Sunday, 1 May 2016


Having visited Padstow and Polzeath, Brian and Mary drove us to Boscastle. Before August 2004, not many people had even heard of Boscastle,but thanks to a devastating flood on the afternoon of 16th, it suddenly became very famous indeed. I had often thought it would be nice to visit this charming little village, but until now, we never had.
We started off by having a light lunch in the Riverside Restaurant (seen in the above picture, behind the bridge), then Malcolm and I had a walk through the village and along the river towards the harbour and the mouth of the river.
A little further along from the visitor's centre, we passed the delightful riverside Tea Room, with its crooked roof. Once the Harbour Light, the building had to be completely rebuilt after the flood.
Just beyond the Tea Room, we had our first sight of the harbour with its two walls, originally built in 1584 by Sir Richard Grenville.
From there, we got some nice views looking back up the river towards the village.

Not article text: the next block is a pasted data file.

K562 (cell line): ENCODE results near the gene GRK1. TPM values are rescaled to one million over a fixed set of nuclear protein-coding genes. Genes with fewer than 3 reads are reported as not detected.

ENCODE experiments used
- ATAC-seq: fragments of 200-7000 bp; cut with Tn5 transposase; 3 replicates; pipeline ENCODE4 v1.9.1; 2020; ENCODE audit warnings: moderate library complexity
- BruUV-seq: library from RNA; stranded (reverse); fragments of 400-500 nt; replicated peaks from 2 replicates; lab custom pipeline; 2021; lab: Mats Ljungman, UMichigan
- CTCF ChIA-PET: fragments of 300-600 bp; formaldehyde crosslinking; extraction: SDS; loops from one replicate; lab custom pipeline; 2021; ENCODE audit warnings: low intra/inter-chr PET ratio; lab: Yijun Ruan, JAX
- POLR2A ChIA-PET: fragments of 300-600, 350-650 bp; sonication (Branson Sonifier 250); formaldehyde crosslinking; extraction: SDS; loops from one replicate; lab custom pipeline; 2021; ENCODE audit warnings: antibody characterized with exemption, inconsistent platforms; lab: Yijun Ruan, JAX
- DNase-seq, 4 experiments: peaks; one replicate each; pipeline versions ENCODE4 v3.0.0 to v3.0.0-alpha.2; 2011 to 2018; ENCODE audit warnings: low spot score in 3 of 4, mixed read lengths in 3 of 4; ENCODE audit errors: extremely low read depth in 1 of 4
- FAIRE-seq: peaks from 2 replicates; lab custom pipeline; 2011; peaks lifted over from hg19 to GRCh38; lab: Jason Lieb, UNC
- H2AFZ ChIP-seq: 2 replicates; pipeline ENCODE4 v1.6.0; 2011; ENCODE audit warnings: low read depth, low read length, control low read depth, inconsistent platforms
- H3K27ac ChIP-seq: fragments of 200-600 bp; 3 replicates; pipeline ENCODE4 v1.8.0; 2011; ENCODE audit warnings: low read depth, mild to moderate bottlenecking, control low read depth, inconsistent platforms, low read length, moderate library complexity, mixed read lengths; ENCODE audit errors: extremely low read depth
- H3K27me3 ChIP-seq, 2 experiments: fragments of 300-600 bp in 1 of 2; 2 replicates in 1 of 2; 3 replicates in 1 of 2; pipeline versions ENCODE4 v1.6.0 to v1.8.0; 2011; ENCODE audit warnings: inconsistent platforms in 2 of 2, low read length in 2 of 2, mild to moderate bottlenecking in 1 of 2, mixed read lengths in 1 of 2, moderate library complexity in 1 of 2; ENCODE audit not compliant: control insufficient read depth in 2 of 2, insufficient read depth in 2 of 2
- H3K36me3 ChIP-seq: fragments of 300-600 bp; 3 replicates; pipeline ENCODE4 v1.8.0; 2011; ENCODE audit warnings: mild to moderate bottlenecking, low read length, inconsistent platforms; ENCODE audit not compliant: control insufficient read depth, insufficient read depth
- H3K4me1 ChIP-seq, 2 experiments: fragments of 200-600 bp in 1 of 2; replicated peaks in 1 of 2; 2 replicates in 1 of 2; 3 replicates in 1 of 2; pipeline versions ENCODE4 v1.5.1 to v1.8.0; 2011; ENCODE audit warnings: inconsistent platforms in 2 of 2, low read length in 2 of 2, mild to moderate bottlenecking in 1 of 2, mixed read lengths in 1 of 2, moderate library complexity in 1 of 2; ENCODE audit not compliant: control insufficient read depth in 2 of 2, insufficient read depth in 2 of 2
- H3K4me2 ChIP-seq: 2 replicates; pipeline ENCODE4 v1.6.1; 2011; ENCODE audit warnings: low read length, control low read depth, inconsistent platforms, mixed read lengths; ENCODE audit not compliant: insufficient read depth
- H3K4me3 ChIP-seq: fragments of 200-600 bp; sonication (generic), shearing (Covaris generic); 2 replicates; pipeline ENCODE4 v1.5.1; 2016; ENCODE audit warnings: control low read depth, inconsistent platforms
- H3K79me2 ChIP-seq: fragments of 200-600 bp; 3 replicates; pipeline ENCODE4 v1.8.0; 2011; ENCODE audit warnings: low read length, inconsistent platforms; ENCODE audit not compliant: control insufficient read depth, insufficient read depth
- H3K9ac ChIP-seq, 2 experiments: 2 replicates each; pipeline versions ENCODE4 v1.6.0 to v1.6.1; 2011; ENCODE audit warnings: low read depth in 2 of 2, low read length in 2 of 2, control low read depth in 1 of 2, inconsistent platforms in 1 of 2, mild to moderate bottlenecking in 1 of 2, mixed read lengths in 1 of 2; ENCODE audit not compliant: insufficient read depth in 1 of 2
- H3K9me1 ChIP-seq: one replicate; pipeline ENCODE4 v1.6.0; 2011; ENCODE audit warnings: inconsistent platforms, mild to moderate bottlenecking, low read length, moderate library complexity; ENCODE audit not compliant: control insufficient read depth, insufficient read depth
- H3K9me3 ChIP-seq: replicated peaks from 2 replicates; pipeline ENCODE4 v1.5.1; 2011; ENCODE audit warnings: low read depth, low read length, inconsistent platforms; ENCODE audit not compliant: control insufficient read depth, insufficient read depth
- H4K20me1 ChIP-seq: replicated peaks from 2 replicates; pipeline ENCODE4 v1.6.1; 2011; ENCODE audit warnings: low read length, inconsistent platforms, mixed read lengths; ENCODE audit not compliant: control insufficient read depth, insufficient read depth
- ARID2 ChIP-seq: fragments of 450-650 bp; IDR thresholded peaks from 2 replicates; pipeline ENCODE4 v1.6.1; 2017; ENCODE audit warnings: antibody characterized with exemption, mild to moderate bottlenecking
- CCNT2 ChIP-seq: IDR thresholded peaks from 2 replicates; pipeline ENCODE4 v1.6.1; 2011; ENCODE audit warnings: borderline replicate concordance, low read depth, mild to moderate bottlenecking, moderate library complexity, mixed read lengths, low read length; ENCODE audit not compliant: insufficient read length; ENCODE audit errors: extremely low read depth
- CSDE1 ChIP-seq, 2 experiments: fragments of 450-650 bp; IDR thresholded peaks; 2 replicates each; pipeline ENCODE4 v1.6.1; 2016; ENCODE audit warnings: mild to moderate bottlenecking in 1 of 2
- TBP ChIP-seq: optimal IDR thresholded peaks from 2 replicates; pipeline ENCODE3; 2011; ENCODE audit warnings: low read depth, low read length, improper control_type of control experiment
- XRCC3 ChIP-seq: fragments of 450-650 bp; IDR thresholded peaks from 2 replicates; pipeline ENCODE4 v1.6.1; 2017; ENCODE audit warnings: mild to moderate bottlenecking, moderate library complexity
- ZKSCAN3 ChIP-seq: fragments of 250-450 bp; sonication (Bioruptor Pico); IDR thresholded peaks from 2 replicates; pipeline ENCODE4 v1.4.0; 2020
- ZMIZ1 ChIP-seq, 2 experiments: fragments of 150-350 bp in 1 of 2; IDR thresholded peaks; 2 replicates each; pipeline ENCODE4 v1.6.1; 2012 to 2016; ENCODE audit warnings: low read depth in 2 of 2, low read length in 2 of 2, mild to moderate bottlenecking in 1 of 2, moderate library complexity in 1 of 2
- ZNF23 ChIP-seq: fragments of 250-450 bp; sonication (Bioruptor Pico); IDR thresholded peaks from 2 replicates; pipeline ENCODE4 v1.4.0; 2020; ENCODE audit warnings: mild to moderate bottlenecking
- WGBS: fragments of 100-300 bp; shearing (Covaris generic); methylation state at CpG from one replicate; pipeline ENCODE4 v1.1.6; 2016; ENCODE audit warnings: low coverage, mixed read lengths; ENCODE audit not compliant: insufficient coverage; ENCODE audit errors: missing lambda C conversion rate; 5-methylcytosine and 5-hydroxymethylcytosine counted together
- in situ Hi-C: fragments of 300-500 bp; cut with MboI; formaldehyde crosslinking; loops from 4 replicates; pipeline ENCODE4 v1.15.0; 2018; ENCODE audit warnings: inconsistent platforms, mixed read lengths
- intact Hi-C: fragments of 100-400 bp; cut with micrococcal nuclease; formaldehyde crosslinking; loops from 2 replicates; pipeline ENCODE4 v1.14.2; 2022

A little further and we left the harbour and climbed up onto the promontory known as Penally Point which forms a natural protection to the inlet. The wind at this point was blowing wildly and we seemed to be in danger of being blown off the rocks.
Despite this, the views were splendid. The rocks here are of fine grained Mud-stone and Silt-stone of the Lower Carboniferous period and were deposited at the edge of the Rheic Ocean.
By now the wind was getting to us, so we turned our steps back to the village a rejoined Brian and Mary. Just time for a quick pic of Malcolm looking wind-swept and interesting!
Then it was back to the car and the return to Newquay.  It was a wonderful day, all thanks to Brian and Mary and one which we hadn't expected. "Thank you so much Brian and Mary."
Post a Comment